Folger Shakespeare Library

  • Arts & Culture
  • 1932

In 1879, Henry Folger was a senior at Amherst College, which he attended with financial aid from generous private individuals. That year he attended a lecture on Shakespeare given by Ralph Waldo Emerson. It sparked a lifelong fascination. His wife, Emily, came to share the bug, eventually writing a master’s thesis on the Bard.

Starting as a clerk, Folger built a career in the oil industry. He ended up as president of the firm eventually known as Mobil Oil. A few years out of college, Henry bought his first Shakespeare facsimile text for $1.25. During his working years, he and Emily built up the world’s largest collection of Shakespeare materials, including rare antique folios and supporting publications of all sorts.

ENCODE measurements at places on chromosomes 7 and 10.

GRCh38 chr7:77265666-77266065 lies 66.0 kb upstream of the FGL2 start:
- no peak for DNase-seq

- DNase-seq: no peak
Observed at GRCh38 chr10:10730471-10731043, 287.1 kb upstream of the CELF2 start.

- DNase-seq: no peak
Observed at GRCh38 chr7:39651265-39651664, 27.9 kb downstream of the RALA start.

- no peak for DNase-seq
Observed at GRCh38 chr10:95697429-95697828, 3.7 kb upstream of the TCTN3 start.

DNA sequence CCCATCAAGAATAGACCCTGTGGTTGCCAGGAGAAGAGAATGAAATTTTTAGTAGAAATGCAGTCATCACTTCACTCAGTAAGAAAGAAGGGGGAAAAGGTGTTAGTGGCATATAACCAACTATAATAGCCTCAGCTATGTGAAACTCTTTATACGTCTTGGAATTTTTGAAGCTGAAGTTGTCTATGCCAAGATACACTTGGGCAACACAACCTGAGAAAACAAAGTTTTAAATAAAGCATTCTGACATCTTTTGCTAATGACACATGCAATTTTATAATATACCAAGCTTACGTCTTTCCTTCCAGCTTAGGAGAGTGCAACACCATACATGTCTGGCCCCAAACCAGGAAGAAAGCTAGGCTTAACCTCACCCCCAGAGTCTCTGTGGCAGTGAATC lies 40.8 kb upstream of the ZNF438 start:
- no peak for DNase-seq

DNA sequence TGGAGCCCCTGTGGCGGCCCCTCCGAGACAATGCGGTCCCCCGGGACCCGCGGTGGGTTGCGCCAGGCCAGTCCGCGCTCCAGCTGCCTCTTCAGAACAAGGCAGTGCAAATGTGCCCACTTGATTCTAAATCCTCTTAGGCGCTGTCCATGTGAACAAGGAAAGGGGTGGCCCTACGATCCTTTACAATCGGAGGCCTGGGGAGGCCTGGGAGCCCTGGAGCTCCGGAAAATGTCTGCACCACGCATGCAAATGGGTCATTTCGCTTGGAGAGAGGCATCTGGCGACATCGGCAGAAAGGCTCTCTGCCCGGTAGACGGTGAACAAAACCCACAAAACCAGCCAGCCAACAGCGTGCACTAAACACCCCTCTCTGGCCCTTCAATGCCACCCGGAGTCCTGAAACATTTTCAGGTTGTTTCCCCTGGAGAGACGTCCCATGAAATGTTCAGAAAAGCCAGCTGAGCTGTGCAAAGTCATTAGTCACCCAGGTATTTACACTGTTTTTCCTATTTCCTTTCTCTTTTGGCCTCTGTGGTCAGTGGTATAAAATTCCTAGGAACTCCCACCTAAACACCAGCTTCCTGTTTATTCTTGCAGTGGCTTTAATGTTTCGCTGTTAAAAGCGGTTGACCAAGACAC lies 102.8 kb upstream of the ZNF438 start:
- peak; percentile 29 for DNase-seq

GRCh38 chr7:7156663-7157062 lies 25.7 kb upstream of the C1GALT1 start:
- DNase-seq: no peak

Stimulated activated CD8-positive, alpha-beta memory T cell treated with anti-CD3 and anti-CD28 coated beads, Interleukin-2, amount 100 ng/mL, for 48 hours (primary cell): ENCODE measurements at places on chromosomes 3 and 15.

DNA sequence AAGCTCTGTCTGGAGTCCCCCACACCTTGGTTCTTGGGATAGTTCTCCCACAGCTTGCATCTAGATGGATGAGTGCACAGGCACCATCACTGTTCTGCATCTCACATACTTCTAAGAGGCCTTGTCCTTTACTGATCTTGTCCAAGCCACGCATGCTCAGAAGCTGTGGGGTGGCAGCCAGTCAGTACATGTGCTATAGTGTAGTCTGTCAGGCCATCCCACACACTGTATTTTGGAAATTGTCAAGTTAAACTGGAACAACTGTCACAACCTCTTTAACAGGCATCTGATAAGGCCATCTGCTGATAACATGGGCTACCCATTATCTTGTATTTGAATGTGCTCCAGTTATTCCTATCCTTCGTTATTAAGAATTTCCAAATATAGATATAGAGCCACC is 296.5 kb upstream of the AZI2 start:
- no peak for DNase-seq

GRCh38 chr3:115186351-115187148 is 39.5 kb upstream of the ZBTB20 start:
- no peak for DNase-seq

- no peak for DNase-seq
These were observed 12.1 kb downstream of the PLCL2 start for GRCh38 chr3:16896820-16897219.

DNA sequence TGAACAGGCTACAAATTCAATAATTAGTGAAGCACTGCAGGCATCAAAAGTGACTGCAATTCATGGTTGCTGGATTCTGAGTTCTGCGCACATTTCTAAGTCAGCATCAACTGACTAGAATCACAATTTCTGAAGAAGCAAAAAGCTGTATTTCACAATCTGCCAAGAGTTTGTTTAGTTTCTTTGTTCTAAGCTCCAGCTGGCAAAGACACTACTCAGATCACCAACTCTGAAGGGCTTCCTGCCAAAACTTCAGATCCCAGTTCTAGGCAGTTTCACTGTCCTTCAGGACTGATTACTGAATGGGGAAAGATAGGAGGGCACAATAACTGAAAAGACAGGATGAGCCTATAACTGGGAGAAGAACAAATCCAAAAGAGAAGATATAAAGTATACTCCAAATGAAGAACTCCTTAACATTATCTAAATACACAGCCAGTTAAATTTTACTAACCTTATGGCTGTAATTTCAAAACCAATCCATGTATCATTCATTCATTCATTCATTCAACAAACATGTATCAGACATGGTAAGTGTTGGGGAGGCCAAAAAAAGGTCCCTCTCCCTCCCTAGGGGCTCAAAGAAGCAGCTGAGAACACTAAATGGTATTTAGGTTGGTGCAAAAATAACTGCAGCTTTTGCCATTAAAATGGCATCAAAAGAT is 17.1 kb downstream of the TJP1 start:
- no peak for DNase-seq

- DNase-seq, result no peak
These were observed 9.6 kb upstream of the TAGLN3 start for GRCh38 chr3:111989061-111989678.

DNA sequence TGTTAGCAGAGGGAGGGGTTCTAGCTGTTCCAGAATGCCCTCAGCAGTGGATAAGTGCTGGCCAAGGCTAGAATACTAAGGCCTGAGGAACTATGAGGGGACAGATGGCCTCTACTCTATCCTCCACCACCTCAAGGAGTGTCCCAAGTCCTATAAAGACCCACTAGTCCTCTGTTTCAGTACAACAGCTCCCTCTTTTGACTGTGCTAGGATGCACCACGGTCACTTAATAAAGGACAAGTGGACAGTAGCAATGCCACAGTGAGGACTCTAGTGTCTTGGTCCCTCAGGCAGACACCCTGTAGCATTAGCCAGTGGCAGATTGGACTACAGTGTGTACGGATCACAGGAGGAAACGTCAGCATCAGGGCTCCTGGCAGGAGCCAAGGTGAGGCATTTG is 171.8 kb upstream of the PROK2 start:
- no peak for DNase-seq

When Henry retired in 1928, the couple devoted their full energies to planning the library that would house their collection. Henry died unexpectedly in 1930, just after the 1929 stock crash wiped out most of his fortune. Nonetheless, in 1932 Emily offered the elaborate library, along with several millions of dollars in endowment, as a gift to the nation—planting it in Washington, D.C., adjoining the Library of Congress.

Thanks to the Folgers’ support, the library was able to steadily expand its holdings to become the premier center for Shakespeare studies and resources outside of England. Its exhibitions, lectures, and publications, plus Folger Theatre productions, early-music concerts, and poetry and fiction readings, make it one of the cultural gems of our nation’s capital.